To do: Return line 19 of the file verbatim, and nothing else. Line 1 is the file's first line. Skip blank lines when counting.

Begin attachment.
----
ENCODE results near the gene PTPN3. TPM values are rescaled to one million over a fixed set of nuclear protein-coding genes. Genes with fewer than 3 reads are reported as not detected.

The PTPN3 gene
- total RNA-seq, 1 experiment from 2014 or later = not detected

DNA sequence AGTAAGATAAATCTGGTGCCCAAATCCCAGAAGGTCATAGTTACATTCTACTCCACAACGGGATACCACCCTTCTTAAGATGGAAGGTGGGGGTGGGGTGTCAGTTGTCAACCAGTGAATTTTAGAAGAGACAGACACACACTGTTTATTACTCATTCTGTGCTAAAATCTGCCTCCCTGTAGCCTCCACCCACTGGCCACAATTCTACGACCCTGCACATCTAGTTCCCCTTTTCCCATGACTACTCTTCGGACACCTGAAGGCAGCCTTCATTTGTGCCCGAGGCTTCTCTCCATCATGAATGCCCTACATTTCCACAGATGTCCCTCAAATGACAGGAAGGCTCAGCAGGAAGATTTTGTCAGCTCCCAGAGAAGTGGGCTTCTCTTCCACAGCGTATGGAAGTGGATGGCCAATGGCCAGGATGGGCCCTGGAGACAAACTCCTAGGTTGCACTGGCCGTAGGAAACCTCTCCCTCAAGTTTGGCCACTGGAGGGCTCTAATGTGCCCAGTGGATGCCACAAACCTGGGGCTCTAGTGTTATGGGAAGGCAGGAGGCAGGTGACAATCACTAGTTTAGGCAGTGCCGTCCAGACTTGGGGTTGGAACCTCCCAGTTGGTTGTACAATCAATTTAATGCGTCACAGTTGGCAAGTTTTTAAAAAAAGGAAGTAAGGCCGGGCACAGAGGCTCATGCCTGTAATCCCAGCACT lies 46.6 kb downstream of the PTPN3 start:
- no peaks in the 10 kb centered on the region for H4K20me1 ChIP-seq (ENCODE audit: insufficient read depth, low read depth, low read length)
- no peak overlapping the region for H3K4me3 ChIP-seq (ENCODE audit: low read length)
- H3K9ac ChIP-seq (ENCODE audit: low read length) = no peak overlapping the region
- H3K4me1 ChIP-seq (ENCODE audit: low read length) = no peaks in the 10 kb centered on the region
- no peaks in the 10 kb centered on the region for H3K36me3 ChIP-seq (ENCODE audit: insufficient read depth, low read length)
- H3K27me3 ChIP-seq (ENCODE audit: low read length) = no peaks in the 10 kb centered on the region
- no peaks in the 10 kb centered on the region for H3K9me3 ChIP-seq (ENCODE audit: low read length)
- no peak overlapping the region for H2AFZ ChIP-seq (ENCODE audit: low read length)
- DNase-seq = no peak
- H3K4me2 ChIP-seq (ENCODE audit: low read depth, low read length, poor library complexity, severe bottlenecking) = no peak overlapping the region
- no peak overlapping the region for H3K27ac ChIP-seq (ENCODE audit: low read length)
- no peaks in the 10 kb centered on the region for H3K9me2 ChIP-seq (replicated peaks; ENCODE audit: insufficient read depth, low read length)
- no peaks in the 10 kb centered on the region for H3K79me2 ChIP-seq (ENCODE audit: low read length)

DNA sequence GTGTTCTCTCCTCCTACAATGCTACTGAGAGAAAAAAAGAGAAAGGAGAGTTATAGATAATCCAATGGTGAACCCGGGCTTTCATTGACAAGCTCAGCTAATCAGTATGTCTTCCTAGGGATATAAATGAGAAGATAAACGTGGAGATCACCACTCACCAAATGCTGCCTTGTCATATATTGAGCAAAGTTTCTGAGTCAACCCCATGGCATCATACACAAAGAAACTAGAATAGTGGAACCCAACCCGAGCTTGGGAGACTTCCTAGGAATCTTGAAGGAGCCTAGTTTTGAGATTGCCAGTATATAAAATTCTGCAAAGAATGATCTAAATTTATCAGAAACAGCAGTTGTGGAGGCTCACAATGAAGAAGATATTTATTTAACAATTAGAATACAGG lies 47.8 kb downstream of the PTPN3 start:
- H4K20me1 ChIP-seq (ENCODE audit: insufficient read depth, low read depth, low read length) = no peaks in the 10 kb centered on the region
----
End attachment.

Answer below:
- H4K20me1 ChIP-seq (ENCODE audit: insufficient read depth, low read depth, low read length) = no peaks in the 10 kb centered on the region